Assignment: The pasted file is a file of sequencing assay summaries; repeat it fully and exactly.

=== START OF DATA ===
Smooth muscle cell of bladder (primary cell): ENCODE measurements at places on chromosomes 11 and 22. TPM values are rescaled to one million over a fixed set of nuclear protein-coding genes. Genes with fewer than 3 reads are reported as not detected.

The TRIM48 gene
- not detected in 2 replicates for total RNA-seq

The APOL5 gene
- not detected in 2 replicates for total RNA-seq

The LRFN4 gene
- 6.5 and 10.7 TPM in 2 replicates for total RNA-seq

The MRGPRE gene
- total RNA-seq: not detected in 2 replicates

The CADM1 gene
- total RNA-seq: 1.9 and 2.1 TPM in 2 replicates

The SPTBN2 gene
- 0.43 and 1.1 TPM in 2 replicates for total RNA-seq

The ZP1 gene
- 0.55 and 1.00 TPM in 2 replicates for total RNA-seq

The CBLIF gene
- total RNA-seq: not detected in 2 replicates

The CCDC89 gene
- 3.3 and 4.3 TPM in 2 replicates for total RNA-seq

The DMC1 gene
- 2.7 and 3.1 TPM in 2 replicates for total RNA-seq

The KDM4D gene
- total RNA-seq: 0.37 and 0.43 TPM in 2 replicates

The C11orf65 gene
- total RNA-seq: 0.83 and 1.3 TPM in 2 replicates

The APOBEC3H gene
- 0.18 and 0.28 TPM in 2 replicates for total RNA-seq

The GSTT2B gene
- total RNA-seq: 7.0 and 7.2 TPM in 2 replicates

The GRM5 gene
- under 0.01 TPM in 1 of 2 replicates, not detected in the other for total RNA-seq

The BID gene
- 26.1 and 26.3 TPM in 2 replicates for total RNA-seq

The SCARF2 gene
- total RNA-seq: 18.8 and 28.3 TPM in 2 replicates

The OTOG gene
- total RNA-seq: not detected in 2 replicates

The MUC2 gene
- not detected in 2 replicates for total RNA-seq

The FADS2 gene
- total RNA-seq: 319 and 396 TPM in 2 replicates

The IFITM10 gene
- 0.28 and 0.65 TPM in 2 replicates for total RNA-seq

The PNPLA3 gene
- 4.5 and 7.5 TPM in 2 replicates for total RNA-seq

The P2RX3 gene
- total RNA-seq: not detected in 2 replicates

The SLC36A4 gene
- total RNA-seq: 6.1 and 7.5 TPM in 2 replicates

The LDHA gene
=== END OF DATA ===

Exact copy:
Smooth muscle cell of bladder (primary cell): ENCODE measurements at places on chromosomes 11 and 22. TPM values are rescaled to one million over a fixed set of nuclear protein-coding genes. Genes with fewer than 3 reads are reported as not detected.

The TRIM48 gene
- not detected in 2 replicates for total RNA-seq

The APOL5 gene
- not detected in 2 replicates for total RNA-seq

The LRFN4 gene
- 6.5 and 10.7 TPM in 2 replicates for total RNA-seq

The MRGPRE gene
- total RNA-seq: not detected in 2 replicates

The CADM1 gene
- total RNA-seq: 1.9 and 2.1 TPM in 2 replicates

The SPTBN2 gene
- 0.43 and 1.1 TPM in 2 replicates for total RNA-seq

The ZP1 gene
- 0.55 and 1.00 TPM in 2 replicates for total RNA-seq

The CBLIF gene
- total RNA-seq: not detected in 2 replicates

The CCDC89 gene
- 3.3 and 4.3 TPM in 2 replicates for total RNA-seq

The DMC1 gene
- 2.7 and 3.1 TPM in 2 replicates for total RNA-seq

The KDM4D gene
- total RNA-seq: 0.37 and 0.43 TPM in 2 replicates

The C11orf65 gene
- total RNA-seq: 0.83 and 1.3 TPM in 2 replicates

The APOBEC3H gene
- 0.18 and 0.28 TPM in 2 replicates for total RNA-seq

The GSTT2B gene
- total RNA-seq: 7.0 and 7.2 TPM in 2 replicates

The GRM5 gene
- under 0.01 TPM in 1 of 2 replicates, not detected in the other for total RNA-seq

The BID gene
- 26.1 and 26.3 TPM in 2 replicates for total RNA-seq

The SCARF2 gene
- total RNA-seq: 18.8 and 28.3 TPM in 2 replicates

The OTOG gene
- total RNA-seq: not detected in 2 replicates

The MUC2 gene
- not detected in 2 replicates for total RNA-seq

The FADS2 gene
- total RNA-seq: 319 and 396 TPM in 2 replicates

The IFITM10 gene
- 0.28 and 0.65 TPM in 2 replicates for total RNA-seq

The PNPLA3 gene
- 4.5 and 7.5 TPM in 2 replicates for total RNA-seq

The P2RX3 gene
- total RNA-seq: not detected in 2 replicates

The SLC36A4 gene
- total RNA-seq: 6.1 and 7.5 TPM in 2 replicates

The LDHA gene